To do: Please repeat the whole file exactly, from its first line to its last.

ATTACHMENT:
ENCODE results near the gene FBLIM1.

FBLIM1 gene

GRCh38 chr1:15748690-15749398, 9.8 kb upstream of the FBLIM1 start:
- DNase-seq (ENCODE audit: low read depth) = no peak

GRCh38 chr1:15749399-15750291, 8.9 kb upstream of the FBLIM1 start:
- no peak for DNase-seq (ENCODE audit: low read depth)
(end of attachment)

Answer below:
ENCODE results near the gene FBLIM1.

FBLIM1 gene

GRCh38 chr1:15748690-15749398, 9.8 kb upstream of the FBLIM1 start:
- DNase-seq (ENCODE audit: low read depth) = no peak

GRCh38 chr1:15749399-15750291, 8.9 kb upstream of the FBLIM1 start:
- no peak for DNase-seq (ENCODE audit: low read depth)